To rule out the possibility that the results are further driven by couples in which the directly affected spouse has long unemployment experiences (due to various reasons), we further control for the directly affected spouse’s cumulative unemployment experience to date and also interact this variable with the treatment. The results remain unchanged, which adds another level of reassurance about their robustness (results available upon request).
We define the primary earner as the partner earning at least 500 Euros more per year than his/her spouse. We perform similar exercises using wider earning gaps between spouses, up to 2000 Euros per year. The results are robust to the usage of different thresholds to define the primary earner.
In Table 20, we offer the results from a similar exercise whereby we interact the quartiles of household income from asset flows with the treatment variables. The intuition is that couples with large asset incomes may not be as affected by spousal unemployment compared to a couple with relatively small assets. We see some suggestive evidence for this hypothesis in Model (8) whereby the life satisfaction declines for wives whose husbands lose their jobs are concentrated among second quartile of the household asset income distribution.
For comparison purposes, we also assessed the well-being spillover of spousal unemployment due to his/her own resignation, i.e., voluntary unemployment (Table 18). The coefficient estimate on the spousal unemployment is positive and statistically insignificant in the male partner regression, although the one in the female sub-sample is marginally statistically significant. In line with expectations, the results suggest that spousal voluntary unemployment is generally unassociated with the life satisfaction of the indirectly affected partner. In addition, in Table 18, we also offer results using another proxy for involuntary unemployment entry—namely dismissals—which is less exogenous than plant closings. Nevertheless, the estimates in Table 18 suggest that spousal dismissals are also negatively associated with the indirectly affected spouse’s life evaluations, which confirms the argument regarding the psychological costs induced by involuntary unemployment. In addition, the larger coefficient estimates (in absolute value) among female partners whose husbands get dismissed (compared with the original results in Table 1) confirms the more endogenous nature of “dismissals.”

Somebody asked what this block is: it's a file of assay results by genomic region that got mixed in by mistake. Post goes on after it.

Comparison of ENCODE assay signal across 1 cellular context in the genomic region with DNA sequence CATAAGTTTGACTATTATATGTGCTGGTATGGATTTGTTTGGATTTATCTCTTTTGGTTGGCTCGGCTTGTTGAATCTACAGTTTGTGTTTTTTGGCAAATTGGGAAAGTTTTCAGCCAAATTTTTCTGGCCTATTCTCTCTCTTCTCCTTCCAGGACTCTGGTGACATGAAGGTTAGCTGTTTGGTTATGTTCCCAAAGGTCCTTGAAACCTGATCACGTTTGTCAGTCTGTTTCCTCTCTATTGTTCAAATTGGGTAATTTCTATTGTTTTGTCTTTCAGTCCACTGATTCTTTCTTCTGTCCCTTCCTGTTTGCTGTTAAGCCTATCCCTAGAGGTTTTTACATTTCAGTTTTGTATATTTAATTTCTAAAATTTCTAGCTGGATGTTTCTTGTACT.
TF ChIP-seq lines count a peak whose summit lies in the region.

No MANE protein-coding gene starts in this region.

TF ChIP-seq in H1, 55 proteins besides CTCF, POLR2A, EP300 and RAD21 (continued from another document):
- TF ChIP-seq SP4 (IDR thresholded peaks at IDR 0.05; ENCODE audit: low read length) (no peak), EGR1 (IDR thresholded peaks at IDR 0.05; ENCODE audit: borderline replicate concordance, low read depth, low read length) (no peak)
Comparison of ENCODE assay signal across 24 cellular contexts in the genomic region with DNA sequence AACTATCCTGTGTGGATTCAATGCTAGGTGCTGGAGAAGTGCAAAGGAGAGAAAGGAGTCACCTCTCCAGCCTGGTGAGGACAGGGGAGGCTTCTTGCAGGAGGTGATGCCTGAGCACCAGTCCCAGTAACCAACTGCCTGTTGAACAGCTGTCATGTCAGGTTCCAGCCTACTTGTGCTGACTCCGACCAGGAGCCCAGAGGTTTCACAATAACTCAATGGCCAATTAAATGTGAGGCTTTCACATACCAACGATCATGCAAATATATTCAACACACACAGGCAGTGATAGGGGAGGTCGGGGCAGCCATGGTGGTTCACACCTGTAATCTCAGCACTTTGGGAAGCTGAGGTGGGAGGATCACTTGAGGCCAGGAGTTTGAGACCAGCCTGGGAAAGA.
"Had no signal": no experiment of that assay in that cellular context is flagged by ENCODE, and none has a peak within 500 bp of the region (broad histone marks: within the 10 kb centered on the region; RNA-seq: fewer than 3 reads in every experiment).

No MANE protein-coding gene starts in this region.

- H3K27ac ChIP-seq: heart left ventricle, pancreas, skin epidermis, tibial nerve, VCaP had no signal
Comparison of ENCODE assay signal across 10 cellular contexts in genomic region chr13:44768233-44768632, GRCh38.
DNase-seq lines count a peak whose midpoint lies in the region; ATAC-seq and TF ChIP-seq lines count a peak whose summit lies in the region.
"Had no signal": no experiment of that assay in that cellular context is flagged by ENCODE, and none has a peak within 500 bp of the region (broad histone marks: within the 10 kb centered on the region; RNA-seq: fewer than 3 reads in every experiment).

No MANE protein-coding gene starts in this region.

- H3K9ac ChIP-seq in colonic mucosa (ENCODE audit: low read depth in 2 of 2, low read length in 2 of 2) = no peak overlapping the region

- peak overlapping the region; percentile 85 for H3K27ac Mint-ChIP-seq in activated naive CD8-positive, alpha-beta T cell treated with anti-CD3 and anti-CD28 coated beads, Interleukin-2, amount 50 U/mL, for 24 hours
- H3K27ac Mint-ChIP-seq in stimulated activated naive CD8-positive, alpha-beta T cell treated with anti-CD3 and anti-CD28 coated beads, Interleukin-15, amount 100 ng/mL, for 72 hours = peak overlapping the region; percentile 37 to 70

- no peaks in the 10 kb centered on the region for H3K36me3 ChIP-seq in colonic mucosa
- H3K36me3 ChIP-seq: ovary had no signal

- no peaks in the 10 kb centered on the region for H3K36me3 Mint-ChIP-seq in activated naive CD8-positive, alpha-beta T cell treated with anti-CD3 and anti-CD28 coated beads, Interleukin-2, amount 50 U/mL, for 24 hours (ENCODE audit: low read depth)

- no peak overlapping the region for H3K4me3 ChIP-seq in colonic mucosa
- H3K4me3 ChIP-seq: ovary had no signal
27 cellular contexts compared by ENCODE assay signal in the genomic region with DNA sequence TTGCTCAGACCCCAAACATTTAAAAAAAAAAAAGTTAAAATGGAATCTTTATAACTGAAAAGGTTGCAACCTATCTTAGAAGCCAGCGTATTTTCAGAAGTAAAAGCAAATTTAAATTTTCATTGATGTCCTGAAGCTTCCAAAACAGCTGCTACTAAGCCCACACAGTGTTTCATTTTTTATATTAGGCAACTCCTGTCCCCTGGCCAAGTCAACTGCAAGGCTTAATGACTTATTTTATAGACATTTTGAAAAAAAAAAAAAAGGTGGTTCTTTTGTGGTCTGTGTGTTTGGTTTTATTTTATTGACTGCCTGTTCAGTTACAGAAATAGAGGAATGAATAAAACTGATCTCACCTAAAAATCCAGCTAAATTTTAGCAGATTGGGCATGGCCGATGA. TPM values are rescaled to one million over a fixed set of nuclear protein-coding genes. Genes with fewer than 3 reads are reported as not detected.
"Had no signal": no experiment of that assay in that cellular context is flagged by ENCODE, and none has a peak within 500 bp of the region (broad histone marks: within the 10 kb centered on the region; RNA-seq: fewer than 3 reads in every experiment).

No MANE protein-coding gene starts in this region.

An alternative test for the “identity utility” hypothesis would be to check the heterogeneity across immigrant groups, whereby different social norms related to the more traditional division of labor within the household are arguably in place. However, the small number of observations of immigrant groups in our analysis sample and the GSOEP in general limits our ability to credibly execute such an exercise.